B Trees – All you need to know about deleting keys

B tree is a self-balancing search tree (the tree adjusts itself so that all the leaves are at the same depth) and contains multiple nodes which keep data in sorted order. Each node has 2 or more children, known as the branching factor and consists of multiple keys.

Following are the 5 properties of a B tree.

  1. Every node x has the following:
  • n – Number of keys
  • keyi – The keys stored in ascending order
  • leaf – Whether x is a leaf or not
  1. Every node x has x.n + 1 children
  2. The keys x.keyi separate the ranges of keys stored in each sub-tree
  3. All the leaves have the same depth, which is the tree height
  4. Nodes have lower and upper bounds on the number of keys that can be stored. We consider t>=2, called minimum degree (or branching factor) of the B tree.
  • The root must have at least one key.
  • Every other node must have at least (t-1) keys and at most (2t-1) keys. Hence, every node will have at least t children and at most 2t children. We say the node is full if it has (2t-1) keys.

So now we have an idea what B trees are, I will go on and explain the delete operation, which is more complicated than insertion. When deleting, you have to make sure that the 5 B tree properties are preserved. We consider 3 cases in deletion of B trees and we are going to delete the key k.

Case 1

If k is in node x which is a leaf and x.n>=t, you can straightaway delete k from x.

Let’s delete D from the B tree at the beginning.

B tree delete case 1 - 1

B tree delete case 1 - 2

Case 2

If k is in a node x which is a leaf and x.n == t-1

B tree delete case 2 - general

Case 2a:

Find the immediate sibling y of x, the extreme key m of y, the parent p of x and the parent key l of k

If y.n >= t:

Move l of x into x

Move m of y to parent p

Delete k from x

Let’s delete F from the B tree at the beginning.

B tree delete Case 2a - 1

B tree delete Case 2a - 2

B tree delete Case 2a - 3

Case 2b:

Find the immediate sibling y of x, the extreme key m of y, the parent p of x and the parent key l of k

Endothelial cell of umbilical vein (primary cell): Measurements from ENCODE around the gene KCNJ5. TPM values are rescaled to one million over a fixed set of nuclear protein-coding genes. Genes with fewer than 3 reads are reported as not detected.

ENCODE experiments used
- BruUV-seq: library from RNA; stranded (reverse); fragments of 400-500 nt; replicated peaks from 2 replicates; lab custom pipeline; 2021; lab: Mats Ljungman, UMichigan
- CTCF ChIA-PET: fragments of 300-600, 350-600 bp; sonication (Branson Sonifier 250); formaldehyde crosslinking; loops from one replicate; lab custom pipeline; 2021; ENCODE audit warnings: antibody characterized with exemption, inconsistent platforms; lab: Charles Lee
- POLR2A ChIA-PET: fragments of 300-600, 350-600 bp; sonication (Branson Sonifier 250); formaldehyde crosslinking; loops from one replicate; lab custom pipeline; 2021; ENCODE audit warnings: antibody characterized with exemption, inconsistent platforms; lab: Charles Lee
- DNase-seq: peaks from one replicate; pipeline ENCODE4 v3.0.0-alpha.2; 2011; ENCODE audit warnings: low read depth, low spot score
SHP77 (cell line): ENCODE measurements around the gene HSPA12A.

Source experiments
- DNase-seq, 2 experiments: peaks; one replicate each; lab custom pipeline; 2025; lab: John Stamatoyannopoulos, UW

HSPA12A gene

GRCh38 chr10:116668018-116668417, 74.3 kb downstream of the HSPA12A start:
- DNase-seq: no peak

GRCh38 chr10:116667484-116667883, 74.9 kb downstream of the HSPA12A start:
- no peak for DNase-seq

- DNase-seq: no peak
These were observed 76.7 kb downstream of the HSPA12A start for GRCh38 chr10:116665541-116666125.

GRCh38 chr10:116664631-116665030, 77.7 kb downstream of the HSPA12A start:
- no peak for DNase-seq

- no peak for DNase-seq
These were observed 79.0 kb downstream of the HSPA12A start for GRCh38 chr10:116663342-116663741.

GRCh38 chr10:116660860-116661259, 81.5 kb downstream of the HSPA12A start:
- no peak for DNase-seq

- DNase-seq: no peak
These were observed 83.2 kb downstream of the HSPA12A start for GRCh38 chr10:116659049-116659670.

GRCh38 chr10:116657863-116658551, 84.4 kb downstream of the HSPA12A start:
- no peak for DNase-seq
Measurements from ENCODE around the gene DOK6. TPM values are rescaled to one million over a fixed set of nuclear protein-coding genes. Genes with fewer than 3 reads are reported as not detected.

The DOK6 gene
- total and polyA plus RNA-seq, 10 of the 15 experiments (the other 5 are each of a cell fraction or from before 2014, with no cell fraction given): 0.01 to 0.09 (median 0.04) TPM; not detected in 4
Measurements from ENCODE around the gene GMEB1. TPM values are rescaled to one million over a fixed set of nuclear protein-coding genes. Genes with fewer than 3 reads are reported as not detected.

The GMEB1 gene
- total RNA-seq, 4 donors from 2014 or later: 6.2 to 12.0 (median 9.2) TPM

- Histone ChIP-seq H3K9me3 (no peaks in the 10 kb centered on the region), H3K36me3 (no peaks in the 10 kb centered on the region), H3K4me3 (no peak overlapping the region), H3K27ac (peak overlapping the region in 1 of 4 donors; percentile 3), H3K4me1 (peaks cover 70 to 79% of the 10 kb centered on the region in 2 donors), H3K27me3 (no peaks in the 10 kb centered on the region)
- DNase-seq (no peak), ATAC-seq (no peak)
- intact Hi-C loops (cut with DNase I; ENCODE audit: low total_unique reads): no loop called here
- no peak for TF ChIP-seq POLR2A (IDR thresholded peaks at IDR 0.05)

If y.n == (t-1):

Merge x and y

Move down l to the new node as the median key

Delete k from the new node

Let’s delete B from the B tree at the beginning.

B tree delete Case 2b - 1

B tree delete Case 2b - 2.png

B tree delete Case 2b - 3.png

Case 3

If k is in node x and x is an internal node (not a leaf)

B tree delete case 3 - general.png

Case 3a:

Find the child node y that precedes k (the node which is on the left side of k)

If y.n >= t:

Find the key k’ in y which is the predecessor of k

Delete k’ recursively. (Here k’ can be another internal node as well. So we have to delete it in the same way as well)

Replace k with k’ in x

Let’s delete M from the B tree at the beginning.

B tree delete Case 3a - 1.png

B tree delete Case 3a - 2.png

Case 3b:

Find the child node y that precedes k

If y.n < t (or y.n == (t-1)):

Find the child node z that follows k (the node which is on the right side of k)

If z.n >= t:

Find k’’ in z which is the successor of k

Delete k’’ recursively

Replace k with k’’ in x

Let’s delete G from the B tree at the beginning.

B tree delete Case 3b - 1.png

B tree delete Case 3b - 2.png

Case 3c:

Find the child node y that precedes k and the child node z that follows k

If y.n == (t-1) && z.n == (t-1):

Merge k and z to y

Free memory of node z

Recursively delete k from y

Let’s delete C from the B tree at the beginning.

B tree delete Case 3c - 1

B tree delete Case 3c - 2.png

B tree delete Case 3c - 3.png

Hope you all got an idea on how to delete keys from a B tree… 🙂

References

  1. Introduction to Algorithms (Third Edition) by Thomas H. Cormen, Charles E. Leiserson, Ronald L. Livest andClifford Stein
  2. B Tree – deleting a key – YouTube — https://www.youtube.com/watch?v=fKubKYzwDl0

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